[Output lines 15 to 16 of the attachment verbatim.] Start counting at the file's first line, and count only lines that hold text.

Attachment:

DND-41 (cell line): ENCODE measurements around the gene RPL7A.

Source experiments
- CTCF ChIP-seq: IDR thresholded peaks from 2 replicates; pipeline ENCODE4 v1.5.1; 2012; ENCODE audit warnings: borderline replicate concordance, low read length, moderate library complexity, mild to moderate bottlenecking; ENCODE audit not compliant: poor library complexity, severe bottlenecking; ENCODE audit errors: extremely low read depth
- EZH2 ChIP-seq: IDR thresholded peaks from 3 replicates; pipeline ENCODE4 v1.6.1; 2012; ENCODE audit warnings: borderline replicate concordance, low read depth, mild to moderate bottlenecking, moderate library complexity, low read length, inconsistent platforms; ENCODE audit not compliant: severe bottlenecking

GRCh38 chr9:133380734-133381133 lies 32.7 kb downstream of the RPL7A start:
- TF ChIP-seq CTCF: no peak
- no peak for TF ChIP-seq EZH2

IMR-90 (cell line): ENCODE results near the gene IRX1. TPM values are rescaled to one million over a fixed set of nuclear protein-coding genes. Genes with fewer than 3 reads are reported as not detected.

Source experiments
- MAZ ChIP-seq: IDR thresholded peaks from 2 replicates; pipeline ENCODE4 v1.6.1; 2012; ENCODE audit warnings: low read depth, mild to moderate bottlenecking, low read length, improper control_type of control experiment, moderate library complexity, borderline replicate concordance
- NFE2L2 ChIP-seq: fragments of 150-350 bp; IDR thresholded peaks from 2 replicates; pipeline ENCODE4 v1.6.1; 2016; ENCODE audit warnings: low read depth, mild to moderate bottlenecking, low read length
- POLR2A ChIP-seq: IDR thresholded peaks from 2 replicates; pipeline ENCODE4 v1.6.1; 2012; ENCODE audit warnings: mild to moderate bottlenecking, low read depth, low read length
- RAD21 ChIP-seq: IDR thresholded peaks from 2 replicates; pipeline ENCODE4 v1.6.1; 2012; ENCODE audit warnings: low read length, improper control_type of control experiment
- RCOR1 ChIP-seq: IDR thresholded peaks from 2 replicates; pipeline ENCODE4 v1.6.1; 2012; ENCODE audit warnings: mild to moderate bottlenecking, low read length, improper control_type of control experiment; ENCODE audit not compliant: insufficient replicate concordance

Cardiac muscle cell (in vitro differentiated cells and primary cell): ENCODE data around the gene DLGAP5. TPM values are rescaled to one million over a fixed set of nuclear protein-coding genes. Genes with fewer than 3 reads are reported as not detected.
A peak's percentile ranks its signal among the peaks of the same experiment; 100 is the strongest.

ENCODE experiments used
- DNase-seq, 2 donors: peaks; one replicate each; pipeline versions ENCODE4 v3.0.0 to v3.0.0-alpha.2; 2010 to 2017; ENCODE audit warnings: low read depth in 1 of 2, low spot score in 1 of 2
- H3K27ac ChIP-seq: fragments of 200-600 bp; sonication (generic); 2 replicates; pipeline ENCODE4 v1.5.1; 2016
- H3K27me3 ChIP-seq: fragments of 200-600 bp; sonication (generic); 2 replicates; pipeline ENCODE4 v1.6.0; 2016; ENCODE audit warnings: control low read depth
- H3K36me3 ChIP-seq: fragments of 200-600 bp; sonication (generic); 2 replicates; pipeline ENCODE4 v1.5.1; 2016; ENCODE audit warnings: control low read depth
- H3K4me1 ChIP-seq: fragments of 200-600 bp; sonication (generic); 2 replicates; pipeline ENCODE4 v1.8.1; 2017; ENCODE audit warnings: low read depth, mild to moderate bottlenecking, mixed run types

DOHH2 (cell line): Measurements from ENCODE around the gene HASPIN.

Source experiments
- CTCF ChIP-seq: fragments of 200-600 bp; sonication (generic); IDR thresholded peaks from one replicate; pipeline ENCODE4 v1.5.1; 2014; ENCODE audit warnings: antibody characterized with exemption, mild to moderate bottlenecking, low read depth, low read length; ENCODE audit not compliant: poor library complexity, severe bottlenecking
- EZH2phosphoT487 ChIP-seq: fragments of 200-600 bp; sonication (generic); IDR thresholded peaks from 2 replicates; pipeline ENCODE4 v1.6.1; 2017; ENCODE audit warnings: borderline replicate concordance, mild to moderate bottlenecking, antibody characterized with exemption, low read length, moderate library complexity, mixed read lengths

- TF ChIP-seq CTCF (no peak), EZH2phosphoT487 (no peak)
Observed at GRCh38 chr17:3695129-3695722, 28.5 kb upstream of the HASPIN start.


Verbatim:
Cardiac muscle cell (in vitro differentiated cells and primary cell): ENCODE data around the gene DLGAP5. TPM values are rescaled to one million over a fixed set of nuclear protein-coding genes. Genes with fewer than 3 reads are reported as not detected.
A peak's percentile ranks its signal among the peaks of the same experiment; 100 is the strongest.